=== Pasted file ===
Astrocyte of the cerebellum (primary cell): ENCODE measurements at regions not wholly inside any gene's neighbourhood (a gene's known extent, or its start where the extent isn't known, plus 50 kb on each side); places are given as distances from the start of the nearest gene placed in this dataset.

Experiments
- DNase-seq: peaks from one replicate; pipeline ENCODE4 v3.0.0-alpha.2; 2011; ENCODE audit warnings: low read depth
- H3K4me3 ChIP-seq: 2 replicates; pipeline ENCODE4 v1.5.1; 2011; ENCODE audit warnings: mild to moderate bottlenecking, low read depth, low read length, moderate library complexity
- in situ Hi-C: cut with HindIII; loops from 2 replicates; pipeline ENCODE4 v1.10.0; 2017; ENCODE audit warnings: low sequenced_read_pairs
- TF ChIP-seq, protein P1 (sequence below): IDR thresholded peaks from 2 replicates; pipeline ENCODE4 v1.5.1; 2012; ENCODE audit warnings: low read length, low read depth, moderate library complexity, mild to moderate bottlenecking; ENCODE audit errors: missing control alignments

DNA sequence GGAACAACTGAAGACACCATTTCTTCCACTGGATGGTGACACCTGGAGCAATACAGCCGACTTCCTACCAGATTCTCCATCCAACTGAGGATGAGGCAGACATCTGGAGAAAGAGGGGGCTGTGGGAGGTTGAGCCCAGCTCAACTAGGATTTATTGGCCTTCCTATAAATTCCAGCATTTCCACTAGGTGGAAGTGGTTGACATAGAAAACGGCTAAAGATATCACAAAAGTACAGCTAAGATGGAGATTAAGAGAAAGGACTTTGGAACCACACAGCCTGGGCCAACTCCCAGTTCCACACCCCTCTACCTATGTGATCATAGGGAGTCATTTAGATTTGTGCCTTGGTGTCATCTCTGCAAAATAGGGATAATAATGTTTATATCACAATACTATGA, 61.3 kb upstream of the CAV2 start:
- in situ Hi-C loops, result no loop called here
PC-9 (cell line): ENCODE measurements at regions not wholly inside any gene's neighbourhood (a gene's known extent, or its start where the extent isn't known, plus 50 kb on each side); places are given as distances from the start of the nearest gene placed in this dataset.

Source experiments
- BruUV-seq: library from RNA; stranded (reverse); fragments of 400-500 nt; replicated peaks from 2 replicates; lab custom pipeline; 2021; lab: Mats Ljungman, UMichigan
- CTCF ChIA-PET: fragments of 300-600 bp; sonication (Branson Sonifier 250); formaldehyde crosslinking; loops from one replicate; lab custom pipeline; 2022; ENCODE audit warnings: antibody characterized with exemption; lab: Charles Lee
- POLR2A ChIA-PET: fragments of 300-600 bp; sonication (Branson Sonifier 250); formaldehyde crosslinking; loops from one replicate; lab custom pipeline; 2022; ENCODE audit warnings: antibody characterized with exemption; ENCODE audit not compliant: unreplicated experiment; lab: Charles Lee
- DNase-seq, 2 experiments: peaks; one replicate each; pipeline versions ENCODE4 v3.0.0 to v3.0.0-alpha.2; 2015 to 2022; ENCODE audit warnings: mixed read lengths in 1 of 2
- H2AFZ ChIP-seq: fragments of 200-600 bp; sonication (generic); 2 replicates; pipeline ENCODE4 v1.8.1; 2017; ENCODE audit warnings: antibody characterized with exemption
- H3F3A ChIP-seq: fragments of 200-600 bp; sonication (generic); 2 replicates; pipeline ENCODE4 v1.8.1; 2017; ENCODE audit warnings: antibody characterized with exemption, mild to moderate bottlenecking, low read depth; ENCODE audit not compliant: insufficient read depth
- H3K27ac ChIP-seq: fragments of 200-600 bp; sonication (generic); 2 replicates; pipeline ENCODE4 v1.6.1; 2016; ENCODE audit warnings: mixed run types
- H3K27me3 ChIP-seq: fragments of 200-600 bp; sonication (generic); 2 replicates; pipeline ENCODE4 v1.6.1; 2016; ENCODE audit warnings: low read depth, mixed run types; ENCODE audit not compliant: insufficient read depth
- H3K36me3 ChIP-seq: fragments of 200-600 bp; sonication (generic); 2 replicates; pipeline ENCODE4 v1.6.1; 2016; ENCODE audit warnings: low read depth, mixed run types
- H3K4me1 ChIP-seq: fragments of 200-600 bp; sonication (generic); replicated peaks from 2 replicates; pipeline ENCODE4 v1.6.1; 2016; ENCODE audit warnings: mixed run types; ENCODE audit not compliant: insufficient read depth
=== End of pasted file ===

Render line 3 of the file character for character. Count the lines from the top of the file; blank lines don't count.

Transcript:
- DNase-seq: peaks from one replicate; pipeline ENCODE4 v3.0.0-alpha.2; 2011; ENCODE audit warnings: low read depth